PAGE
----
If there is one country digital nomads are flocking to this year, it is Thailand, a tropical Southeast Asian gem famous for its gorgeous beaches, paradisaical archipelagos, laid-back lifestyle, and indigenous tradition.
The reasons for that are widely known and have been listed on Travel Off Path a number of times before: people are friendly, the weather is nice and warm year-round, the cultural wealth is a huge plus, and overall, it's a steal of a deal.
Yeah, yeah, we all get it.
Nonetheless, there is one island in particular that has gone above and beyond to ensure nomads feel welcome and that, unlike other Asian hotspots, is not adding visa hurdles that make it impossible for them to stay longer: quite the contrary.
In 2024, trendy Phuket is racing towards becoming the continent's top ‘workcation' destination, openly challenging Bali's decade-long rule, and if we were you, we wouldn't be sitting this one out:
Clubber-Packed Phuket Has More To Offer Than You May Think
Over the years, Phuket may have developed a reputation for being Thailand's party capital and a weekend getaway owing to its riotous nightlife and lively social scene, but it has so much more to offer to long-term visitors than nightclubs and hostel-hosted parties.
For starters, it is not only an island – and Thailand's largest one at that – but a whole province comprising the main landmass and 32 smaller islands: it has everything from overdeveloped tourist zones to off-path spots and untouched nature, and it doesn't get nearly enough credit for how diverse it is.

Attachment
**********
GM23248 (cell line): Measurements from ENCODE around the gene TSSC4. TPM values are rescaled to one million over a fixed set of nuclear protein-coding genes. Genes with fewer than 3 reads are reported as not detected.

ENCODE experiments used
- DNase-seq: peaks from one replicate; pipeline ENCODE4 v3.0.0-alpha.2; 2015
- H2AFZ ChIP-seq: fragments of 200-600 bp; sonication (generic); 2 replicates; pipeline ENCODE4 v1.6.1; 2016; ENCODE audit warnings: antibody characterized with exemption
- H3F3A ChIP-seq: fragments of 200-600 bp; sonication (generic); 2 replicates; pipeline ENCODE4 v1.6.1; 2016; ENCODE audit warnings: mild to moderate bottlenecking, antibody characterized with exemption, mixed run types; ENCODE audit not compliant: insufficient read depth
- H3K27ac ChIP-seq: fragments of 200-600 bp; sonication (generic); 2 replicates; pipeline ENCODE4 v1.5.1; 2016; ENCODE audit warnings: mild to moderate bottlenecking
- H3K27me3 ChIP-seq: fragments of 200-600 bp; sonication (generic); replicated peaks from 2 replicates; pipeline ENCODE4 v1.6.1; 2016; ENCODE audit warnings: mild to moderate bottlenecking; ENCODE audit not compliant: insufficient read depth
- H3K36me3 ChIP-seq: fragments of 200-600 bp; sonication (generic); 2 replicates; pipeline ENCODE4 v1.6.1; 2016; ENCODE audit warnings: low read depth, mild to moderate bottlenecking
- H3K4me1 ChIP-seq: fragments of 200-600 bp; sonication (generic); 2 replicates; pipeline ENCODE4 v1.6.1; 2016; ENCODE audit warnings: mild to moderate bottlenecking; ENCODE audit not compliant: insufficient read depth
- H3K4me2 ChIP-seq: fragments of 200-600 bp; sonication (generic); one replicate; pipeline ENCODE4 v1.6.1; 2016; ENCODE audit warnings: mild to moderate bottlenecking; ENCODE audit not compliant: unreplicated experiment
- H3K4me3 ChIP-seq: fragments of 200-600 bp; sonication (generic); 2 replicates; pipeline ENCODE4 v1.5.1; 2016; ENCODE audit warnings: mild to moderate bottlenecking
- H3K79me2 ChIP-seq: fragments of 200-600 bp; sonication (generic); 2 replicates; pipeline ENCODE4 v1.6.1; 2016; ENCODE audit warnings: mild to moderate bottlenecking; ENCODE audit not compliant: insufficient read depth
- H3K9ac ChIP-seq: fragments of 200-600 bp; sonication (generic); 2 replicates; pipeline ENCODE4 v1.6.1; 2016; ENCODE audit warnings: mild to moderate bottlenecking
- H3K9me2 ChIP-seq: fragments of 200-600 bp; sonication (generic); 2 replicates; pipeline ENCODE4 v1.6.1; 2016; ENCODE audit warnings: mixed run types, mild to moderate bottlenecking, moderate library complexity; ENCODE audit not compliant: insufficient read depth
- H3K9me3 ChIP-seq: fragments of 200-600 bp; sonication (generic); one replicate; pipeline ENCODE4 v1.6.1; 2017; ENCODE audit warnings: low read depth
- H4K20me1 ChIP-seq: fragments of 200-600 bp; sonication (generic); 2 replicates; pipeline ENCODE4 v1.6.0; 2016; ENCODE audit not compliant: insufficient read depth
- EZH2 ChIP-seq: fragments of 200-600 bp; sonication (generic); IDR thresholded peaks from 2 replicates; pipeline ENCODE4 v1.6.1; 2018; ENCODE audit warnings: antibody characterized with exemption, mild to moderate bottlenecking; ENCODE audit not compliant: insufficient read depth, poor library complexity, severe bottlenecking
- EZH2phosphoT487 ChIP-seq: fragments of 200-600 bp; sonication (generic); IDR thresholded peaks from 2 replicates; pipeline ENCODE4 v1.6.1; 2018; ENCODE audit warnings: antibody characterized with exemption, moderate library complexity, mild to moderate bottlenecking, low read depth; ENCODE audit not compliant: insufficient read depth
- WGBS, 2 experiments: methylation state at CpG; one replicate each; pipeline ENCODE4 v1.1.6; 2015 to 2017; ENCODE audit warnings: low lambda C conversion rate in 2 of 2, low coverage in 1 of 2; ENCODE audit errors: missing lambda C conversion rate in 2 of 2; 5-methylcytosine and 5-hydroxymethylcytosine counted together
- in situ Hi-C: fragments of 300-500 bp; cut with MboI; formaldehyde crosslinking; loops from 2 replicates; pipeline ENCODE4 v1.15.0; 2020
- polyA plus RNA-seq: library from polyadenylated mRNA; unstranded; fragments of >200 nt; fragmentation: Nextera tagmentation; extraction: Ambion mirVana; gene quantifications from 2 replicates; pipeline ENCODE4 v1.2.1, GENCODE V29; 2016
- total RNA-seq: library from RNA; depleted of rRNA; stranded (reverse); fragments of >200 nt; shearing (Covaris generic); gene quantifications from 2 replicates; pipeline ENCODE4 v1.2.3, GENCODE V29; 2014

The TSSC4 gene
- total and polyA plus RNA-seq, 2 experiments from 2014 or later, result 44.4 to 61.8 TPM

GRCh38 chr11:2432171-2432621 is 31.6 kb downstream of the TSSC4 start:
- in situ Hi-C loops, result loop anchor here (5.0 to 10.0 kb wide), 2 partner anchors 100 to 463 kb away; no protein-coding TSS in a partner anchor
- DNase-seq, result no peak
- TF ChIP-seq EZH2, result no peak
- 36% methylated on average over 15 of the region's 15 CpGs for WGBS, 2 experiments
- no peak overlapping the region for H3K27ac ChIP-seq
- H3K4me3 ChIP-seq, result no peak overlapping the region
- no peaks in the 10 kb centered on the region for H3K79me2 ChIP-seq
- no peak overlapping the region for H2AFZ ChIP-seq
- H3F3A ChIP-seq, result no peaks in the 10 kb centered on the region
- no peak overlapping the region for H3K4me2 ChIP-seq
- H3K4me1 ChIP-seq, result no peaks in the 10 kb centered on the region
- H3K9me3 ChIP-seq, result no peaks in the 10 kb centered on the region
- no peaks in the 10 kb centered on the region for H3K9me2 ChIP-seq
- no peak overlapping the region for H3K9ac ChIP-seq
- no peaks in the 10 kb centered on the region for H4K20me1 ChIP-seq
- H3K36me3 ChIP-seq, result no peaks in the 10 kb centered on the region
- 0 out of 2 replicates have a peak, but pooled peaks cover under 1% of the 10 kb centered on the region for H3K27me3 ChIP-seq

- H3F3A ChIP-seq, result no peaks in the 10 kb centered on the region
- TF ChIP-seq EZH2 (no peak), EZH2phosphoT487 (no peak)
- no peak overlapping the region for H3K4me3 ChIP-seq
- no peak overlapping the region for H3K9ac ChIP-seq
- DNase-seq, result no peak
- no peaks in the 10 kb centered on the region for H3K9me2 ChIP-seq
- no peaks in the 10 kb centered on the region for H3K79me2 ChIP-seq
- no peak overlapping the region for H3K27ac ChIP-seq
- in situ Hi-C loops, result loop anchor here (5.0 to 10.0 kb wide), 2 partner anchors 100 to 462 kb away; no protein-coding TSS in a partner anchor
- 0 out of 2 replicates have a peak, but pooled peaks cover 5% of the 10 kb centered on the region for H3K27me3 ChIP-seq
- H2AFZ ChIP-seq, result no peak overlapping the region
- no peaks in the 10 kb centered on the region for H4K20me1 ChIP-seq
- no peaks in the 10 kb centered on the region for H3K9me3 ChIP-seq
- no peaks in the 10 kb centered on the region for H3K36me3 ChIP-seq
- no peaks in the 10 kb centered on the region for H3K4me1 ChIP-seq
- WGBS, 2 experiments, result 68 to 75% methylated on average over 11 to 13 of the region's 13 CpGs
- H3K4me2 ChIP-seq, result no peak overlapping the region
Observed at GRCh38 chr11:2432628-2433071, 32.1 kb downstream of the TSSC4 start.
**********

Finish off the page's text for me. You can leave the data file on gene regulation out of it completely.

Are you the sociable type who likes to surround yourself with like-minded individuals, staying within short walking distance of shops and work-friendly cafes, and with plenty of options to entertain yourself after sundown? Phuket City is where you should be based:
The province's multicultural capital city, home to a significant Chinese minority and a growing community of Western expats, it is best known for having an abundance of coworking spots and its picturesque Old Town, characterized by Portuguese-inspired buildings.
Looking to beat the tourist crowds instead? Kata, a laid-back beach town bounded by lush vegetation, or perhaps, Koh Yao Yai, a lesser-known island a short 20-minute boat ride from Phuket, hosting a limited number of hotels and guesthouses, are top recommendations.
Of course, Phuket's majestic nature is a huge draw for big-city escapees: whether it's the white-sand beaches in Phi Phi, or the hiking footpaths leading deep into the heart of the Khao Phra Teaw jungle, nomads have plenty of attractions to keep them busy during a prolonged stay.
Other than boasting a diverse tourist offer, Phuket ticks nearly every box on the Nomad List checklist.
Phuket Is A Top Destination On Nomad List
According to previous visitors who carried out remote work from the island, it is budget-friendly, with an average $1,874 per month required, considerably more expensive than other destinations in Thailand, such as remarkably affordable Chiang Mai, but still lower than median Western prices.